Zazen is a vehicle which enables us to affirm and reconnect with our innermost complete nature. Zazen is an antidote for our self-clinging, and our self-delusions. Zen practice is about reality and looking at our lives without being self-deluded. Zazen is about restoring balance in our lives on this most important and fundamental level. Through continued sincere Zen practice our self-centeredness, our self-delusion, our self-clinging will begin to subside. As we learn to be more balanced in the present moment through our repeated cultivation of returning to the present in our zazen practice, this will become more and more a state of being that we awaken to. We become adept at letting go of our habitual self-clinging. This self-clinging which clouds our vision of who we are and our understanding of the fundamental oneness of all things. By letting go of our delusion we embrace our own true nature our own true selves. Through the repetition of our practice of zazen, like the repetition of the earth returning to O-Higan, we are able to practice letting go of our self centered attachments and truly experience the true emptiness that is expressed in the Heart Sutra. We embrace the true emptiness of self, which affirms the inherent fullness and oneness of everything. This is true balance. However, we are unable to see the truth of the oneness of all things because we are clinging to the illusion of self.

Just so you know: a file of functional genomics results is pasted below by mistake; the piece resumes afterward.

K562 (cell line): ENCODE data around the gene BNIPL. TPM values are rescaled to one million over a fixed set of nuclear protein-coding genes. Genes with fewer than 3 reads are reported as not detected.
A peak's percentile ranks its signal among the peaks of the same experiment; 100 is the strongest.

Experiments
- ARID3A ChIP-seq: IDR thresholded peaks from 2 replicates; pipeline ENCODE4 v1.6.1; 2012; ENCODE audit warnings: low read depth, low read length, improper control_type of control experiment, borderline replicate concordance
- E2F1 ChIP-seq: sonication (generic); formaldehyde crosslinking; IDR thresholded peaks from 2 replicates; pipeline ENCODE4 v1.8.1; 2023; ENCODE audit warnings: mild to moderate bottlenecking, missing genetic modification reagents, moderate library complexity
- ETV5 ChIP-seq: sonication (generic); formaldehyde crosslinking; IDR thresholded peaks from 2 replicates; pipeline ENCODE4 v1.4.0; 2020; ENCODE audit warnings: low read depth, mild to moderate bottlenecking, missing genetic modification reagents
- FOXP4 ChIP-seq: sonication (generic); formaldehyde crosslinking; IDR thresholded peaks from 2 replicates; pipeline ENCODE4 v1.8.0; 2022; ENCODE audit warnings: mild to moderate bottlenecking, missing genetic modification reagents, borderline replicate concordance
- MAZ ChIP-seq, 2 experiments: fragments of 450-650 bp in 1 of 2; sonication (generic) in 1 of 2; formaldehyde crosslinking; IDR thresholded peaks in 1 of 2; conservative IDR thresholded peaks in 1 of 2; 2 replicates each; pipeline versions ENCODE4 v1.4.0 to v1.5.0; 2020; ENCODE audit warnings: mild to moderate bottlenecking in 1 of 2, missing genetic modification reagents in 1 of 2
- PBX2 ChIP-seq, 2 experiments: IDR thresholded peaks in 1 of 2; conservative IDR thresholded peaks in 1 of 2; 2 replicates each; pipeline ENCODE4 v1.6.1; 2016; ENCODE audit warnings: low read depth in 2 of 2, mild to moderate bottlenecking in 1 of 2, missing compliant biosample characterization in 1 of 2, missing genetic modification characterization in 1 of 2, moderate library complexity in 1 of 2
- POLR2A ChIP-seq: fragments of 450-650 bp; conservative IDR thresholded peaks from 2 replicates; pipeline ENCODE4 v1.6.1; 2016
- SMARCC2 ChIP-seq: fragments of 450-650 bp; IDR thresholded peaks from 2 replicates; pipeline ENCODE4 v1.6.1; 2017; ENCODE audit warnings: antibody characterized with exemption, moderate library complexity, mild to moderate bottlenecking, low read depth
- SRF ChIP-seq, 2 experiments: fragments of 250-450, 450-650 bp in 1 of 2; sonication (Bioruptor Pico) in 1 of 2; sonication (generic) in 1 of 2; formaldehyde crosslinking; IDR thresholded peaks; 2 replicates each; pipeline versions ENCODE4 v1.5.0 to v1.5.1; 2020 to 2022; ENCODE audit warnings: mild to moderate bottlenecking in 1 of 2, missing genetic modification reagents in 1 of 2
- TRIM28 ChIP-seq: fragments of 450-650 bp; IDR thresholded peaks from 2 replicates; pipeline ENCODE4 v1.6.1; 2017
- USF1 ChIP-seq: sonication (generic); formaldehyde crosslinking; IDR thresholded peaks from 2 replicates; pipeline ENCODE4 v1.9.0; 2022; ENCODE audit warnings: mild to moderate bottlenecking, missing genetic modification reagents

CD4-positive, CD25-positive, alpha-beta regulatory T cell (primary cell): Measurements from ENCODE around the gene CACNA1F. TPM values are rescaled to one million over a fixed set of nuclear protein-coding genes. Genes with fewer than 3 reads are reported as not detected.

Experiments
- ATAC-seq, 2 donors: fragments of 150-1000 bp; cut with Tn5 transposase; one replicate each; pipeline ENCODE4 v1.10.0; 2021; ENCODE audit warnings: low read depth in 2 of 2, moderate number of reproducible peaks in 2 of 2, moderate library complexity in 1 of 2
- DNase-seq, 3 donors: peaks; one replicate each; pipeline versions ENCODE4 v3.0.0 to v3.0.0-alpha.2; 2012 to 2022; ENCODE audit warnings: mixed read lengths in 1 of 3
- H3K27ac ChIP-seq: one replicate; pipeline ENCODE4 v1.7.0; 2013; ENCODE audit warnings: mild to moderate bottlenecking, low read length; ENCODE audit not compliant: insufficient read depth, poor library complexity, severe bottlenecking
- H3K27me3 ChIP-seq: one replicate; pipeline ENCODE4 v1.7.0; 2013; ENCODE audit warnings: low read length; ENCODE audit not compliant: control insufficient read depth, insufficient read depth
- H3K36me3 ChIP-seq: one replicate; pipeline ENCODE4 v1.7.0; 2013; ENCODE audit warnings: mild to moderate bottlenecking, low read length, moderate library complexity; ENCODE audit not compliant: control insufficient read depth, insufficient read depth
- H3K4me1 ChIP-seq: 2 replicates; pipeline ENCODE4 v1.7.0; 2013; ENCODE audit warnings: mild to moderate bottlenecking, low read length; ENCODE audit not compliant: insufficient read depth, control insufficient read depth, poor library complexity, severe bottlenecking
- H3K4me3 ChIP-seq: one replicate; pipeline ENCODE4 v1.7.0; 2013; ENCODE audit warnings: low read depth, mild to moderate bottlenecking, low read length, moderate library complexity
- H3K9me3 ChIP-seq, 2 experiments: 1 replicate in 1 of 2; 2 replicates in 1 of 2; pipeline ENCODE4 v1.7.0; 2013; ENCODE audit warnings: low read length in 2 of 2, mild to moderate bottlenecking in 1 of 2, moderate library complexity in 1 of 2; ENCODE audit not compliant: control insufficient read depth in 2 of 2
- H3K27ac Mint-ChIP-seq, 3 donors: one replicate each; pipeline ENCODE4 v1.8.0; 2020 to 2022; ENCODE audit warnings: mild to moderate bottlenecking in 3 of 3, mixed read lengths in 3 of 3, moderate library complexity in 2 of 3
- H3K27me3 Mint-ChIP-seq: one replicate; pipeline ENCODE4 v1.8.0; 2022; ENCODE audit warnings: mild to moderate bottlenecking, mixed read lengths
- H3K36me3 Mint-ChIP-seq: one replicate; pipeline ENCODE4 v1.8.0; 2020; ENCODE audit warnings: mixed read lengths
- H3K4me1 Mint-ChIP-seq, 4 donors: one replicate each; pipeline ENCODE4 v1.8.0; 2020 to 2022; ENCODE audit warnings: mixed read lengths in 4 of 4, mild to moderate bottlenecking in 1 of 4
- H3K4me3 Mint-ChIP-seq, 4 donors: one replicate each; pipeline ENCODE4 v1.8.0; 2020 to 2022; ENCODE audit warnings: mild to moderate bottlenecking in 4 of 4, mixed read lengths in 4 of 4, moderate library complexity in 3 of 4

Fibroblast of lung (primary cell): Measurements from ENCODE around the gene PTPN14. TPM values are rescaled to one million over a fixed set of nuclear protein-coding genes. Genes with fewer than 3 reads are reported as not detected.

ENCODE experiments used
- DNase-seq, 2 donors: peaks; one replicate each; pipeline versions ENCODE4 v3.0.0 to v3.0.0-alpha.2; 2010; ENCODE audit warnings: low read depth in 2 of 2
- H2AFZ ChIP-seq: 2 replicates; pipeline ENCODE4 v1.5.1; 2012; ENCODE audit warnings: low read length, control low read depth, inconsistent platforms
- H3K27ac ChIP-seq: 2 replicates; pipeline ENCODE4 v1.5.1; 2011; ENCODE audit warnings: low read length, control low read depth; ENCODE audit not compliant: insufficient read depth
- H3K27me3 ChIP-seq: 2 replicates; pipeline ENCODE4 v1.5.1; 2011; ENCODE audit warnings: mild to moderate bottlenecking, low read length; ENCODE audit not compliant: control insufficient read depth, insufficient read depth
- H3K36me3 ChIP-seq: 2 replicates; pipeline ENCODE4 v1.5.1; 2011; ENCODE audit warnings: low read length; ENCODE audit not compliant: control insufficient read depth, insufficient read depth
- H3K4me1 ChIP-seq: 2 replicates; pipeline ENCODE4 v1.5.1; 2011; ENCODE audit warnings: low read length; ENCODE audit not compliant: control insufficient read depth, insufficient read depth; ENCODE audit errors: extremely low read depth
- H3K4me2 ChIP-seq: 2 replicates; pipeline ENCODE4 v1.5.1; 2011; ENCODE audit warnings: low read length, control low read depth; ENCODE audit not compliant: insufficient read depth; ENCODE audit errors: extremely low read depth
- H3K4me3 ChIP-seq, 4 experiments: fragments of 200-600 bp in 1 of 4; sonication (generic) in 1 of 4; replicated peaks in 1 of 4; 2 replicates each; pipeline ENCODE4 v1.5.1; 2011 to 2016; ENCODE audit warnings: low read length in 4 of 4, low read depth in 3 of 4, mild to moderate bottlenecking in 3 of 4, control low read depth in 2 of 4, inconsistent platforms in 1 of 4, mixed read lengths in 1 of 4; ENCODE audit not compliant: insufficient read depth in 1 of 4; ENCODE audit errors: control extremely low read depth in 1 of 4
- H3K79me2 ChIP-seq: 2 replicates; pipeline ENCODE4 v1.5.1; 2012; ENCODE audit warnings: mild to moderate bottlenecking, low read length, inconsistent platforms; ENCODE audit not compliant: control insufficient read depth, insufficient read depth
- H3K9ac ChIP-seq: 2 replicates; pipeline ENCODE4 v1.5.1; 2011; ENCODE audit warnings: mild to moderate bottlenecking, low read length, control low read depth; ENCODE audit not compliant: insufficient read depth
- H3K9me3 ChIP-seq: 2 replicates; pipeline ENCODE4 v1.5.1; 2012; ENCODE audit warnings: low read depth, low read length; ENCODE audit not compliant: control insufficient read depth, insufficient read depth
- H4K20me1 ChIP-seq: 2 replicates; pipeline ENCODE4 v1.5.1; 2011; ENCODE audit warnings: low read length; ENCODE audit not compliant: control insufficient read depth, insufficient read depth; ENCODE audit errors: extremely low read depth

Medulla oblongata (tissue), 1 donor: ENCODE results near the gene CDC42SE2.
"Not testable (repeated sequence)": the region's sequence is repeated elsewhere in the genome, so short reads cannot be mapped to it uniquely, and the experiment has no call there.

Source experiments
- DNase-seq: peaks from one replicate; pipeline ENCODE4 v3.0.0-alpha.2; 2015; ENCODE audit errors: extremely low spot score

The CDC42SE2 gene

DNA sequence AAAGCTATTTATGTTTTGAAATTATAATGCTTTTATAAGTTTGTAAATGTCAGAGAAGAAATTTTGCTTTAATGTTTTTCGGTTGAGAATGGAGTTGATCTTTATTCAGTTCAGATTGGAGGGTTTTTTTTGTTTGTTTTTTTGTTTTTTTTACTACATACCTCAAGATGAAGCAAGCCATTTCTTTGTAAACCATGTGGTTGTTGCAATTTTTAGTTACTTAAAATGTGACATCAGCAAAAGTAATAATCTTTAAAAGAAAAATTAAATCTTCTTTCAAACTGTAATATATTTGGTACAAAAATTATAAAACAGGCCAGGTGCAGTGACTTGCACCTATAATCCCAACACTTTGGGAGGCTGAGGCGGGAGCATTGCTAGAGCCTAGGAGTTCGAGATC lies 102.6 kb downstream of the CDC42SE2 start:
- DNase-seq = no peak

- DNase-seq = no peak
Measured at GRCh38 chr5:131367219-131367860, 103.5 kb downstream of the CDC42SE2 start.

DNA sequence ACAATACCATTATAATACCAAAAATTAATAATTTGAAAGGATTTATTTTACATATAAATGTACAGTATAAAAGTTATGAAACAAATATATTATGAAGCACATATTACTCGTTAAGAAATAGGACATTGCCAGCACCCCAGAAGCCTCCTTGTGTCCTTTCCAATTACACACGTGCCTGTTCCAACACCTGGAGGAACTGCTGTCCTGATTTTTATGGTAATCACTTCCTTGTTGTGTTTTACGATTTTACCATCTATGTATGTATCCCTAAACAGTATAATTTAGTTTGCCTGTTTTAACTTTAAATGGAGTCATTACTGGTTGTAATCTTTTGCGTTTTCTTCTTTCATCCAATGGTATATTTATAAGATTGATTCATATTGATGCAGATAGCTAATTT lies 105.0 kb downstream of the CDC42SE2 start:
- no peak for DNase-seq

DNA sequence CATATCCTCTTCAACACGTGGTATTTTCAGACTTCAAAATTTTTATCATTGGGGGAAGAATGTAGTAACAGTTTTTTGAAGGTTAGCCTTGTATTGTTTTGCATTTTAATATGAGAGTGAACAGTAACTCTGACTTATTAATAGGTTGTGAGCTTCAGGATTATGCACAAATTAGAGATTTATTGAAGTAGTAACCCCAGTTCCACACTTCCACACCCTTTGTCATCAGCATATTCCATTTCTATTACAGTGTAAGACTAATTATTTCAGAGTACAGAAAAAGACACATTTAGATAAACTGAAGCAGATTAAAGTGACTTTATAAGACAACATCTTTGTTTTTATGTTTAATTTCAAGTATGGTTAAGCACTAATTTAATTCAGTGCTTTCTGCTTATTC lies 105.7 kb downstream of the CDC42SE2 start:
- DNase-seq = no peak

Let me paraphrase Dogen Zenji, who said:

"To study Buddhism is to study the self.
To study the self is to come to know the self.
To come to know the self is to forget the self.
To forget the self is to be at one with all things."

So, the earth, twice each year, reminds us to cultivate balance in our lives. And the earth, from a macrocosmic level, has been returning to balance year after year for millions of years. I think that this is a wonderful image and encouragement for everyone, especially zazen practitioners, to return to our practice on a microcosmic level with the same determination and regularity on a daily basis. Through our zazen practice we embrace the truth of the oneness of all things and the truth of the cultivation of selflessness. The earth, like a great Bodhisattva, truly exemplifies this oneness and selflessness as she nurtures all things that depend on her. It is as if the earth is saying, "It is not about you, it is about us, and the us includes everything." The inhabitants of this earth need to wake up to this reality. We need to awaken and restore balance at all levels of our lives from the microcosm to the macrocosm. It is our self-centeredness on an individual level which is at the heart of our society's attachments and clinging to our ways of living that is resulting in our global imbalance. We need to work on all level to resort true balance.

Let us be inspired by this time of O-Higan and rededicate ourselves to our zazen practice and return to our natural, inherent state of balance for the benefit of all things.